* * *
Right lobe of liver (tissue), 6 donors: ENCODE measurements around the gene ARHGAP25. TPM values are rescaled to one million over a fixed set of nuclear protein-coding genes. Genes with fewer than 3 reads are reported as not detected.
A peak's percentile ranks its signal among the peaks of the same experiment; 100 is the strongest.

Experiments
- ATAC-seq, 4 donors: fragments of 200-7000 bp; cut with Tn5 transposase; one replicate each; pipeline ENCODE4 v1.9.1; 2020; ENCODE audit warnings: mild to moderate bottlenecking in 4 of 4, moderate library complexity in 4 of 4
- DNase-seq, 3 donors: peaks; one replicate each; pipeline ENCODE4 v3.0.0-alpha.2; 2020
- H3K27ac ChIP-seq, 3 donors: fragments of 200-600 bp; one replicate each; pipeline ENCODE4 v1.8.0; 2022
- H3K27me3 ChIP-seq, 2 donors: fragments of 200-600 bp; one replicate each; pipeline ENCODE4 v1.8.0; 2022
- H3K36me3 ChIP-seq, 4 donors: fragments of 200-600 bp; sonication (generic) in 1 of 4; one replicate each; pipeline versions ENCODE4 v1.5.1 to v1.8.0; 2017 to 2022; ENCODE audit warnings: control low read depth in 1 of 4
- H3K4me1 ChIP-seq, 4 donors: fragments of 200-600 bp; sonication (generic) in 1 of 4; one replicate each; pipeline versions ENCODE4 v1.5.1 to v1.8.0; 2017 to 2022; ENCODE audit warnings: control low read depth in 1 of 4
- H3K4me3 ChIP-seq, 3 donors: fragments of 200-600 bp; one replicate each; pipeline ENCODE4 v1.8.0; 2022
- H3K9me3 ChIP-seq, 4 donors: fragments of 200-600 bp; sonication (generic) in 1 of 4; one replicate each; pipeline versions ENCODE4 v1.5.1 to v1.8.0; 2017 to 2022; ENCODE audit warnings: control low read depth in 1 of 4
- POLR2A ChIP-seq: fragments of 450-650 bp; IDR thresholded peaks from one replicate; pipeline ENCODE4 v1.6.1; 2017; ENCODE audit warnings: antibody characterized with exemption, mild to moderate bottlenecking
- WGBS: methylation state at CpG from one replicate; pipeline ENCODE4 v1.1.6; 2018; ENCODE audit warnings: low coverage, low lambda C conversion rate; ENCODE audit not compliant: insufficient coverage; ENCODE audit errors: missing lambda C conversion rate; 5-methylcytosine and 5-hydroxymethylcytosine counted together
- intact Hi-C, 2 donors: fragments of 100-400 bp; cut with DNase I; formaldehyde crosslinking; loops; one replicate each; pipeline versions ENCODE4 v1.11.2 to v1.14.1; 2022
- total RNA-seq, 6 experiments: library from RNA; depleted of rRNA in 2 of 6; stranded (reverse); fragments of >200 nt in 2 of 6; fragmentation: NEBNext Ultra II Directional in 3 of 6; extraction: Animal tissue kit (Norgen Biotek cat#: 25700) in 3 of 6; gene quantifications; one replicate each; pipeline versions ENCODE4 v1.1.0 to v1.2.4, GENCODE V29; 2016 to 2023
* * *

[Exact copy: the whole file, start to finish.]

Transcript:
Right lobe of liver (tissue), 6 donors: ENCODE measurements around the gene ARHGAP25. TPM values are rescaled to one million over a fixed set of nuclear protein-coding genes. Genes with fewer than 3 reads are reported as not detected.
A peak's percentile ranks its signal among the peaks of the same experiment; 100 is the strongest.

Experiments
- ATAC-seq, 4 donors: fragments of 200-7000 bp; cut with Tn5 transposase; one replicate each; pipeline ENCODE4 v1.9.1; 2020; ENCODE audit warnings: mild to moderate bottlenecking in 4 of 4, moderate library complexity in 4 of 4
- DNase-seq, 3 donors: peaks; one replicate each; pipeline ENCODE4 v3.0.0-alpha.2; 2020
- H3K27ac ChIP-seq, 3 donors: fragments of 200-600 bp; one replicate each; pipeline ENCODE4 v1.8.0; 2022
- H3K27me3 ChIP-seq, 2 donors: fragments of 200-600 bp; one replicate each; pipeline ENCODE4 v1.8.0; 2022
- H3K36me3 ChIP-seq, 4 donors: fragments of 200-600 bp; sonication (generic) in 1 of 4; one replicate each; pipeline versions ENCODE4 v1.5.1 to v1.8.0; 2017 to 2022; ENCODE audit warnings: control low read depth in 1 of 4
- H3K4me1 ChIP-seq, 4 donors: fragments of 200-600 bp; sonication (generic) in 1 of 4; one replicate each; pipeline versions ENCODE4 v1.5.1 to v1.8.0; 2017 to 2022; ENCODE audit warnings: control low read depth in 1 of 4
- H3K4me3 ChIP-seq, 3 donors: fragments of 200-600 bp; one replicate each; pipeline ENCODE4 v1.8.0; 2022
- H3K9me3 ChIP-seq, 4 donors: fragments of 200-600 bp; sonication (generic) in 1 of 4; one replicate each; pipeline versions ENCODE4 v1.5.1 to v1.8.0; 2017 to 2022; ENCODE audit warnings: control low read depth in 1 of 4
- POLR2A ChIP-seq: fragments of 450-650 bp; IDR thresholded peaks from one replicate; pipeline ENCODE4 v1.6.1; 2017; ENCODE audit warnings: antibody characterized with exemption, mild to moderate bottlenecking
- WGBS: methylation state at CpG from one replicate; pipeline ENCODE4 v1.1.6; 2018; ENCODE audit warnings: low coverage, low lambda C conversion rate; ENCODE audit not compliant: insufficient coverage; ENCODE audit errors: missing lambda C conversion rate; 5-methylcytosine and 5-hydroxymethylcytosine counted together
- intact Hi-C, 2 donors: fragments of 100-400 bp; cut with DNase I; formaldehyde crosslinking; loops; one replicate each; pipeline versions ENCODE4 v1.11.2 to v1.14.1; 2022
- total RNA-seq, 6 experiments: library from RNA; depleted of rRNA in 2 of 6; stranded (reverse); fragments of >200 nt in 2 of 6; fragmentation: NEBNext Ultra II Directional in 3 of 6; extraction: Animal tissue kit (Norgen Biotek cat#: 25700) in 3 of 6; gene quantifications; one replicate each; pipeline versions ENCODE4 v1.1.0 to v1.2.4, GENCODE V29; 2016 to 2023